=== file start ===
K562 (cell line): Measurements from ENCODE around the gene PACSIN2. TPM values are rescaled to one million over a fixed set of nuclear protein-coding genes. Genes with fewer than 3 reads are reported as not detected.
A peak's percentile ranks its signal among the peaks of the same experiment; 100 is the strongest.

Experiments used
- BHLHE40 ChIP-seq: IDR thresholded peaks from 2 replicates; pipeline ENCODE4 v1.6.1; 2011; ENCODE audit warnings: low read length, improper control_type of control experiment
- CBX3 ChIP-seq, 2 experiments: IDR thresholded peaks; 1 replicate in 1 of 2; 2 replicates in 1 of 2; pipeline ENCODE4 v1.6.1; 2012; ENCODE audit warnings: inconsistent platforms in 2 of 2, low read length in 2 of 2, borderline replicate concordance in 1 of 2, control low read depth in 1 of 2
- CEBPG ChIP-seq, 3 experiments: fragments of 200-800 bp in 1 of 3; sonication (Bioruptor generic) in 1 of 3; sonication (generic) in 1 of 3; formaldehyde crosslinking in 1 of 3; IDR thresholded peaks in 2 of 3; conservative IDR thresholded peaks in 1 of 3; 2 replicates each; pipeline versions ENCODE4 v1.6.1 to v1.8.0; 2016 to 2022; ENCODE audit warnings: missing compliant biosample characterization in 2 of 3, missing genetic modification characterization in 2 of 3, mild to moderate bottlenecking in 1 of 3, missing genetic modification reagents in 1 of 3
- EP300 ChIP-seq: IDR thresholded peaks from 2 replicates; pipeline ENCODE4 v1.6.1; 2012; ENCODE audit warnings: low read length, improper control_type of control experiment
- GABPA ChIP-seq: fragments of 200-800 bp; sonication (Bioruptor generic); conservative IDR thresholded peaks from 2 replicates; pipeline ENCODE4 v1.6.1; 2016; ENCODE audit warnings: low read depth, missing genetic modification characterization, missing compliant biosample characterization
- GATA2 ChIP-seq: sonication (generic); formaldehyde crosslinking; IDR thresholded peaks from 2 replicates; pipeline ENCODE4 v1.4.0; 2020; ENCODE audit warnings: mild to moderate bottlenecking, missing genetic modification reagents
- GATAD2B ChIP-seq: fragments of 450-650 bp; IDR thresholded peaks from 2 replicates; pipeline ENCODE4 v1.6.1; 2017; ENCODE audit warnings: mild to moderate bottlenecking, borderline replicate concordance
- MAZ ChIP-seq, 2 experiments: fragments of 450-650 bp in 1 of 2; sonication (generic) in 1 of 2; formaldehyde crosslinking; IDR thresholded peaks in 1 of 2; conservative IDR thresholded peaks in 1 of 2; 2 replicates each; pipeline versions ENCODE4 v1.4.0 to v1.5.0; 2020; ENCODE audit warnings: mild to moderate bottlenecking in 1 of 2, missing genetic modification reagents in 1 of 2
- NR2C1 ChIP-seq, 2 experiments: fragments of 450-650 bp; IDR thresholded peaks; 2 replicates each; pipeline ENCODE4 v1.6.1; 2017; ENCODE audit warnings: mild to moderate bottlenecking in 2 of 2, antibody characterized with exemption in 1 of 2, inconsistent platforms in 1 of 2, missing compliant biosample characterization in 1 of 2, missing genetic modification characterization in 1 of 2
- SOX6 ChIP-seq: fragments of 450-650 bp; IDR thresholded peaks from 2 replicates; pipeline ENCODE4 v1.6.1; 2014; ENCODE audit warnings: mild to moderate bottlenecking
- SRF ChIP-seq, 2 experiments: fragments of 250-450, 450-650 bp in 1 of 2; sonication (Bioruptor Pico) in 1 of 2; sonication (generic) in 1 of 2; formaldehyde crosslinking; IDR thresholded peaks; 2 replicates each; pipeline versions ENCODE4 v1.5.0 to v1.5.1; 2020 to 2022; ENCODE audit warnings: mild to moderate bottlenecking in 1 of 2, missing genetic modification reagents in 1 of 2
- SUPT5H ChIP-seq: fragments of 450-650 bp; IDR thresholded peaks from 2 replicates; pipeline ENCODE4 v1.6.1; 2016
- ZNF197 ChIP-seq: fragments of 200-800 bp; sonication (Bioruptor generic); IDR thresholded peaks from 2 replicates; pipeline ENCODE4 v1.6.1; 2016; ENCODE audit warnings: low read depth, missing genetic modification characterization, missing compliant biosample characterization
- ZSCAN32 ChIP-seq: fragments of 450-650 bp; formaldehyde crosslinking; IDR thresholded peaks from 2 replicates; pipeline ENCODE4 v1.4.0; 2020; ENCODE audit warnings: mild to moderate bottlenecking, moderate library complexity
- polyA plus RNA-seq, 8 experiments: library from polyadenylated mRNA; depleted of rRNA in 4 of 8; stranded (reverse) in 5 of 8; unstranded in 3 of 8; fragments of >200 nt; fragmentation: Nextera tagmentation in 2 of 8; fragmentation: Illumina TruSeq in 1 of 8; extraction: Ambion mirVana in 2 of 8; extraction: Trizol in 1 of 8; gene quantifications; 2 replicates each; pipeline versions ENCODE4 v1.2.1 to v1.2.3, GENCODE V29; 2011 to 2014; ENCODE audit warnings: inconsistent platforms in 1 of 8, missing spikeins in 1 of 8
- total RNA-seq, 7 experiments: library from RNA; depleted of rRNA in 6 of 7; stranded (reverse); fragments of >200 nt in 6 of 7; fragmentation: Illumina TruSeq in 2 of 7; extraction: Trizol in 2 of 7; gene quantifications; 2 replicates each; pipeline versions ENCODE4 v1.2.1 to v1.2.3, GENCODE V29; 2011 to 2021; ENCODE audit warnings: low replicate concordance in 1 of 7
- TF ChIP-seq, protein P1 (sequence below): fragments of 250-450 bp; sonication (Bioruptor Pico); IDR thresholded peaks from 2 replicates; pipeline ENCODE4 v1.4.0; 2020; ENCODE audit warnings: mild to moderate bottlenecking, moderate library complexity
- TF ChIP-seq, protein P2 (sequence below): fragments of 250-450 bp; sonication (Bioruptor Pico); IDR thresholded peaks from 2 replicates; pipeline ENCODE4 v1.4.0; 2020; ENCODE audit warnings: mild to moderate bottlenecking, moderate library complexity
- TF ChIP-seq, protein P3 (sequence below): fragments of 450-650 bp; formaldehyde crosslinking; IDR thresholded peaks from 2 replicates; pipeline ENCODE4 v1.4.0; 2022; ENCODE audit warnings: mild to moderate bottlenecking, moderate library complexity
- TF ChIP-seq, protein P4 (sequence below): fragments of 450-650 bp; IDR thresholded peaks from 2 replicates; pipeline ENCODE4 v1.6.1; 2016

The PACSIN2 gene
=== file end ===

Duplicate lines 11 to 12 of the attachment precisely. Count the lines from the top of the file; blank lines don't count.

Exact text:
- MAZ ChIP-seq, 2 experiments: fragments of 450-650 bp in 1 of 2; sonication (generic) in 1 of 2; formaldehyde crosslinking; IDR thresholded peaks in 1 of 2; conservative IDR thresholded peaks in 1 of 2; 2 replicates each; pipeline versions ENCODE4 v1.4.0 to v1.5.0; 2020; ENCODE audit warnings: mild to moderate bottlenecking in 1 of 2, missing genetic modification reagents in 1 of 2
- NR2C1 ChIP-seq, 2 experiments: fragments of 450-650 bp; IDR thresholded peaks; 2 replicates each; pipeline ENCODE4 v1.6.1; 2017; ENCODE audit warnings: mild to moderate bottlenecking in 2 of 2, antibody characterized with exemption in 1 of 2, inconsistent platforms in 1 of 2, missing compliant biosample characterization in 1 of 2, missing genetic modification characterization in 1 of 2